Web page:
(which I am hoping will turn into a trilogy - I have an idea for at least one sequel right now. :)

What I like best:
No rules. XD Except of course those I give myself. And, honestly, it's a lot closer to historical fantasy than straight up fantasy yet. There's just a few things in the natural world that I'm messing with…and of course, the fact that including people who ride dragons probably shoves it in a fantastical direction, as much as I would like that to have been a real historical fact. XD Also, I'm thinking about messing with the whole there-was-a-world-wide-flood deal, which would definitely make it fantasy. :)

What I like least:
Trying to decide which rules to give myself. :P Figuring out which things will make sense without a "magical" explanation. And, because I always used to completely skip description as a reader, figuring out how exactly to make this fantasy world appear real, and what needs to be described or what can be left to readers' imaginations.


Science Fiction
Contract to Time Travel
Ahh, the genre I said I would never write…because I never liked it, hee. I have read little of it, so maybe that is my fault, but what I did see did not generally endear me to the genre - space ships and transformers just were not my thing.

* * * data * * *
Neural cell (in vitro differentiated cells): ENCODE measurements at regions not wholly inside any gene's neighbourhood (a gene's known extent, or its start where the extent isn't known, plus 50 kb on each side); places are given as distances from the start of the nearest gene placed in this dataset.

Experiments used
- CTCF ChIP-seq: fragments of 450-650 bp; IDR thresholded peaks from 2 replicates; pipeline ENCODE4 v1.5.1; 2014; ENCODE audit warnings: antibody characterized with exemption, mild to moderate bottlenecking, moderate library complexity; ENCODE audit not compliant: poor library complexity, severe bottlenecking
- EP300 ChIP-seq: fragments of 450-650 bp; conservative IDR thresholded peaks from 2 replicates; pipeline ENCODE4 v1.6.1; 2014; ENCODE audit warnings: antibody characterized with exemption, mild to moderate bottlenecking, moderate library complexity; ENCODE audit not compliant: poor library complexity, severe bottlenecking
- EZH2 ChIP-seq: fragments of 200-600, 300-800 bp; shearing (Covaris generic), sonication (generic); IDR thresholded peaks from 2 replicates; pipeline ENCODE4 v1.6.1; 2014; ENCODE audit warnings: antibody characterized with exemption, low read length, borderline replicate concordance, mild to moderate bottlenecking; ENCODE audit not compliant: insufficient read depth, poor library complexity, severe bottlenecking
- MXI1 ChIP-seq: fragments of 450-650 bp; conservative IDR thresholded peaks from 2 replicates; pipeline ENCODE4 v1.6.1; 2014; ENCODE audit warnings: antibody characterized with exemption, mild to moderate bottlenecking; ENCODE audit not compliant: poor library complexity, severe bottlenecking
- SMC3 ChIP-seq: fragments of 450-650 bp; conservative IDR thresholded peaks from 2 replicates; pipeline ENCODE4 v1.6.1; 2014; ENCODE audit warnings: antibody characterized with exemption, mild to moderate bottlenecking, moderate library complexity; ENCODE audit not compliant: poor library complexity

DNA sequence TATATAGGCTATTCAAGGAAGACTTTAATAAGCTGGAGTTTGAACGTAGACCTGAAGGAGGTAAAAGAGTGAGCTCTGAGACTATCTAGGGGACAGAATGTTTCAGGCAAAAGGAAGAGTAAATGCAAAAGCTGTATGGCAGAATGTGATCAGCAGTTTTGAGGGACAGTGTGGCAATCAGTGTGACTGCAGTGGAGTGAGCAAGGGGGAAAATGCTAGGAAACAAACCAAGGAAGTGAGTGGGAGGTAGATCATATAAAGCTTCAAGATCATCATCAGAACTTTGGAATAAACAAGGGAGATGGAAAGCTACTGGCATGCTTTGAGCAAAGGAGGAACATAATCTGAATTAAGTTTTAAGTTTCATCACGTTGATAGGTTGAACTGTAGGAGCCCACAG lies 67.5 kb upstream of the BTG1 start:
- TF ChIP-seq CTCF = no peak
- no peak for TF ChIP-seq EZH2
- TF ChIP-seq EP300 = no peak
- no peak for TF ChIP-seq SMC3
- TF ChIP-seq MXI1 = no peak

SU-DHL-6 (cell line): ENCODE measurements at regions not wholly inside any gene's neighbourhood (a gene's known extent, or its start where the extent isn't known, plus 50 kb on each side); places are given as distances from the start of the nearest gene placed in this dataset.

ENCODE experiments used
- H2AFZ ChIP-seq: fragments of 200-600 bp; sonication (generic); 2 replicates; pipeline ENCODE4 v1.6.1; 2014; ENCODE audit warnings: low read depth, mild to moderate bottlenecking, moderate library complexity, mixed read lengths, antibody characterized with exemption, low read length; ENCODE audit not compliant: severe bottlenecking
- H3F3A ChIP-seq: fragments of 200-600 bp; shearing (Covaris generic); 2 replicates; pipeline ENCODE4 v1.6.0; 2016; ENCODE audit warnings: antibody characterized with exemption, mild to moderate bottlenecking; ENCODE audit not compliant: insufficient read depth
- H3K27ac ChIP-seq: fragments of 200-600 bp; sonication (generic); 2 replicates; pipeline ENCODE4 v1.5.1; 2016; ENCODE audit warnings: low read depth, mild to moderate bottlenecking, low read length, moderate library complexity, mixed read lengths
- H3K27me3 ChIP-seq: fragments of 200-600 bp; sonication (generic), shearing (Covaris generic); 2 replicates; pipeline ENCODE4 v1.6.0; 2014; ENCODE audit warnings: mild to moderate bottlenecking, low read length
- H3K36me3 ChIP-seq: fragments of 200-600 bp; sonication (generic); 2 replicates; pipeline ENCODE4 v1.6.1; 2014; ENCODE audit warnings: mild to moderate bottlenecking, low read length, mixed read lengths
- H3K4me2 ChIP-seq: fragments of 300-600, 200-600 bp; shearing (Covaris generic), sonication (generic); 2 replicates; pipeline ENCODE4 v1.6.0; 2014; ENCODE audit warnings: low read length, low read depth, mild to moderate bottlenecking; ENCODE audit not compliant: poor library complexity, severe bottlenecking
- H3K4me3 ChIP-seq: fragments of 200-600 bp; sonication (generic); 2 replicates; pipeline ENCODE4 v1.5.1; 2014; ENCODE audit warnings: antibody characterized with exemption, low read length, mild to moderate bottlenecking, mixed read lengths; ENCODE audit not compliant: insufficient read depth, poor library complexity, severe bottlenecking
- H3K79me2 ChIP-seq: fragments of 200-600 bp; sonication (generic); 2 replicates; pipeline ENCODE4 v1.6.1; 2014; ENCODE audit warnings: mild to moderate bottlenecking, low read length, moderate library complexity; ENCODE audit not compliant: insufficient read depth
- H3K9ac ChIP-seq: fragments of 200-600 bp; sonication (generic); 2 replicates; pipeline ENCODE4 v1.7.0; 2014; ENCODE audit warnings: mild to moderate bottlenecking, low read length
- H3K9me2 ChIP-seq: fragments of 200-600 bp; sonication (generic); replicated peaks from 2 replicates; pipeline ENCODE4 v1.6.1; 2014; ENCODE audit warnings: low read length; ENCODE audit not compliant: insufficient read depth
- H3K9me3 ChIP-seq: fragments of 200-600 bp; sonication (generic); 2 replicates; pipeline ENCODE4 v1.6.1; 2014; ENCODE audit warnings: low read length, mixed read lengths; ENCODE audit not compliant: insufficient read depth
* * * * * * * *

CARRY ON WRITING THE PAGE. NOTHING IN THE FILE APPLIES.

Then a friend and I began writing a "fan fiction" story where we threw a whole bunch of our characters together in an alternate universe, and we needed some way to get them together. (Don't ask me why we didn't simply make it happen…we're just logical like that. XD) So we came up with this awesome, totally confusing, somewhat physics-related sci-fi-ish explanation that brought all our characters together perfectly.

I also began reading some dystopian stories which I found intriguing…and then suddenly one day I found myself writing a story about a time traveling thief. Ha. So much for never writing science fiction...

I fell instantly in love with the characters, much as I disliked the setting they had chosen. And then I figured out a way to make it more dystopian than science fiction, and the story took off like a jet plane. :P

What I like best:
Probably being able to use what I'm learning in developmental/molecular biology, play havoc with the rules of physics, and generally go places I never went with fantasy. Despite the inclusion of dragon riders and star prophecies, I don't include magic in my stories, which can be slightly limiting. With science fiction, though, almost anything is possible. XD

What I like least: